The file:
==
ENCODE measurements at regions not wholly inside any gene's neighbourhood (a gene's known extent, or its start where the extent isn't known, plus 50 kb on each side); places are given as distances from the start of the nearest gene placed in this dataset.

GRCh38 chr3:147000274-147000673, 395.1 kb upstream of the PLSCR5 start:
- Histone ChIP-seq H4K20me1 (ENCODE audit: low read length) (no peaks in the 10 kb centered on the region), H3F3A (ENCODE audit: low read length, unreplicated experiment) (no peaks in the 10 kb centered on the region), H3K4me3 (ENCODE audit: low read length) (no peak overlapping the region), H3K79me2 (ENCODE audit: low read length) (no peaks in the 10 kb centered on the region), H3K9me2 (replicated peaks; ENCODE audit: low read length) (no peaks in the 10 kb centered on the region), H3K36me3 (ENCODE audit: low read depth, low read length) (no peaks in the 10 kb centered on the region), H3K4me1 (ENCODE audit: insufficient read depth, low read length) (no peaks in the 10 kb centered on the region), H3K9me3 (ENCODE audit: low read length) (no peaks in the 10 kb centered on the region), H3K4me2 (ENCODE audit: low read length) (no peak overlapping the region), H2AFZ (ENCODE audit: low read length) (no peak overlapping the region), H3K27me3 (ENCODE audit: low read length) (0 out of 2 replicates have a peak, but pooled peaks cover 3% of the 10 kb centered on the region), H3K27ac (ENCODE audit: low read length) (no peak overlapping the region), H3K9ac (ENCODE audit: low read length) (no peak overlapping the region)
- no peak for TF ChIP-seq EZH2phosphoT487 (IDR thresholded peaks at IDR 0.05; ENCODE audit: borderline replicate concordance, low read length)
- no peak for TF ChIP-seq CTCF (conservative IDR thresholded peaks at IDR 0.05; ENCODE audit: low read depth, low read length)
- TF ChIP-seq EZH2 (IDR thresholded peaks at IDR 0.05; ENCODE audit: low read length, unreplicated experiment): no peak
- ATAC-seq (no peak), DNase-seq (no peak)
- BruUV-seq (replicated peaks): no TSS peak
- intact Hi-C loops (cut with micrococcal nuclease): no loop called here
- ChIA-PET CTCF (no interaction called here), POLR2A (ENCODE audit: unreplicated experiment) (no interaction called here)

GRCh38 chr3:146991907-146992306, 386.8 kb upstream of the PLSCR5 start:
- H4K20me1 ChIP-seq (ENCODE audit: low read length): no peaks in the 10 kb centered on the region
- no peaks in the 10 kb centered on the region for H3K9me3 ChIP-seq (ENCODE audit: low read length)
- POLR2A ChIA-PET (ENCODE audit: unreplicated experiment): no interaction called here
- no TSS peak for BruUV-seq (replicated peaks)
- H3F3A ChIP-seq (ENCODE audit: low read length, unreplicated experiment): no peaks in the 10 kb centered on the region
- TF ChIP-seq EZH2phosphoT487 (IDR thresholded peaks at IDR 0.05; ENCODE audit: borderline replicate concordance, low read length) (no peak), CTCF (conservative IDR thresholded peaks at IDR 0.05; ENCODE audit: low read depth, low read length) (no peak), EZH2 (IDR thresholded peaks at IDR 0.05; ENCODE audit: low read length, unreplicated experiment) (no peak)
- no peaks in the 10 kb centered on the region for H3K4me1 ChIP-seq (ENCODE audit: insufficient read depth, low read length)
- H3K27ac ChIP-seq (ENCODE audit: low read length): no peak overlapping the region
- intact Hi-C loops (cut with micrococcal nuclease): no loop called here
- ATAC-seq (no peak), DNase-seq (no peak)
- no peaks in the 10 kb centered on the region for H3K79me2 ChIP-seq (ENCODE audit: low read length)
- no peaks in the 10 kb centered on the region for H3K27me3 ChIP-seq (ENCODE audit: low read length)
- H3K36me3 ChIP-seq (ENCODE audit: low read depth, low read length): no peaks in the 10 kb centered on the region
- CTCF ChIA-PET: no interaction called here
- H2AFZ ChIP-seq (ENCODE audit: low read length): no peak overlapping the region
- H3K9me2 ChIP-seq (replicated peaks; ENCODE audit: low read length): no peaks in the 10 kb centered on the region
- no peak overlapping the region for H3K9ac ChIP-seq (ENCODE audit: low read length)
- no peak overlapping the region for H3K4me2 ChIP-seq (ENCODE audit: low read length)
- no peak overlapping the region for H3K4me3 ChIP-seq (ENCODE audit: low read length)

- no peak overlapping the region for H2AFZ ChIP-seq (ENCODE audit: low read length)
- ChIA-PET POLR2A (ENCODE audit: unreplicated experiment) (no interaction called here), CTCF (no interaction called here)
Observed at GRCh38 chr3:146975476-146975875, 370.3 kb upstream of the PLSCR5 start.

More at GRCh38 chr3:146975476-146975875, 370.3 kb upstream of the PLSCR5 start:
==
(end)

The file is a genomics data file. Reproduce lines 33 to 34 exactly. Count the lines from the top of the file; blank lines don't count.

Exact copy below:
Observed at GRCh38 chr3:146975476-146975875, 370.3 kb upstream of the PLSCR5 start.

More at GRCh38 chr3:146975476-146975875, 370.3 kb upstream of the PLSCR5 start: